The study was published in the peer-reviewed medical journal JAMA Internal Medicine.
While the UK media coverage of the study was generally accurate, some of the headlines, such as The Daily Telegraph's "Six coffees a day could save your life", overstated the strength of evidence presented by the study.
This was an analysis of data from the UK Biobank study, a large, ongoing prospective cohort study. The current research aimed to evaluate if there was an association between drinking coffee and risk of death.
Cohort studies are a good way of investigating a potential association between exposure and outcome.
Individuals taking part in the Biobank study have filled out a comprehensive questionnaire – including dietary assessments – received physical examinations and provided genetic samples.
However, the UK cohort was not specifically set up to look at any link between coffee drinking and mortality. As such, this research cannot fully account for the influence of other confounding factors such as diet, smoking, alcohol consumption and levels of physical activity.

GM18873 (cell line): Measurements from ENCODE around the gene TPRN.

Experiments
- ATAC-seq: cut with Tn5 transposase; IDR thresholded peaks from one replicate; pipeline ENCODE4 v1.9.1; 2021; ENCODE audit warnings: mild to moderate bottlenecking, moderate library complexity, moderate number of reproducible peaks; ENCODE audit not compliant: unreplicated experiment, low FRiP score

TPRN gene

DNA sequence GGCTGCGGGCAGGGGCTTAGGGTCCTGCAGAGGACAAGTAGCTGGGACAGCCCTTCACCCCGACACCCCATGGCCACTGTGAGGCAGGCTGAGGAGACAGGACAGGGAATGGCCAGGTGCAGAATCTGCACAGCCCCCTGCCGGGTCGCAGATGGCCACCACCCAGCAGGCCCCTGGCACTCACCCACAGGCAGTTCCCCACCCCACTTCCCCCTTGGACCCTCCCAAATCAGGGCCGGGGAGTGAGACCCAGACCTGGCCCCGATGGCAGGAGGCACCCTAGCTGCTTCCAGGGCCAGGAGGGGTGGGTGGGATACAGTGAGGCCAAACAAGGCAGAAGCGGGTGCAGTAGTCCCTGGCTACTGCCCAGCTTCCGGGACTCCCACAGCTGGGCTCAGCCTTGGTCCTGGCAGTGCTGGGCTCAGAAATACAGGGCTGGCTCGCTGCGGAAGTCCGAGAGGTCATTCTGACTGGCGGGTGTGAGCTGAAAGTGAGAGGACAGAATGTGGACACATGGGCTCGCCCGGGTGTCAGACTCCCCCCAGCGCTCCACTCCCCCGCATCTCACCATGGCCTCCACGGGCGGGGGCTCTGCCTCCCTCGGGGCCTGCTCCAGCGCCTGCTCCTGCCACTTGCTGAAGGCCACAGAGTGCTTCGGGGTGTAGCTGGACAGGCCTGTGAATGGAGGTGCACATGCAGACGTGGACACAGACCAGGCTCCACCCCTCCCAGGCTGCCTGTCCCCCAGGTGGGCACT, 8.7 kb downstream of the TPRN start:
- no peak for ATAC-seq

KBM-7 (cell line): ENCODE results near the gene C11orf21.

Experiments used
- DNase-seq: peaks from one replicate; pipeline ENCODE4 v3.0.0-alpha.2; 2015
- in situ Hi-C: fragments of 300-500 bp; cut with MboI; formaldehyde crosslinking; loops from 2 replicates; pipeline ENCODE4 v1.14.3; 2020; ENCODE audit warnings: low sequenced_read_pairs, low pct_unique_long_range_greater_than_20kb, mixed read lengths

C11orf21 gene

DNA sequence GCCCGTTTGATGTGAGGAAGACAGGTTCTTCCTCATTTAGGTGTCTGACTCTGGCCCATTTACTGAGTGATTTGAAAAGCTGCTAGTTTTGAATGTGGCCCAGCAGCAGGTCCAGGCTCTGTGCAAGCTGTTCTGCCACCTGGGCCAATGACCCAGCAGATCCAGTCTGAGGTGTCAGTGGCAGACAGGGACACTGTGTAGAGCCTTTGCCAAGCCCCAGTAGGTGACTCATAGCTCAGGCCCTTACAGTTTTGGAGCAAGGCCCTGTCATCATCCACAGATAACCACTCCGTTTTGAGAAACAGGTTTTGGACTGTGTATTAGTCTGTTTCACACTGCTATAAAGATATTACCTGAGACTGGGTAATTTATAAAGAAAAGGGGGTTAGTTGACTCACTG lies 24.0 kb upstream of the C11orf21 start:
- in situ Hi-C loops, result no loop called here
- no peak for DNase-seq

The researchers used data from 498,134 participants in the UK Biobank study, which includes people between the ages of 40 and 69 recruited from across the UK between 2006 and 2010.
As part of the study, the participants filled out a comprehensive questionnaire, including dietary assessments. They also had physical examinations and provided biological samples (including genetic samples).
With regard to their coffee consumption, participants were asked: "How many cups of coffee do you drink each day (including decaf)?"
They could answer either:
They were also asked to provide information on the type of coffee consumed, with a choice between decaffeinated, instant or ground coffee.
The questionnaire included questions about smoking habits, alcohol consumption, tea-drinking habits, ethnicity, education, levels of physical activity and body mass index (BMI).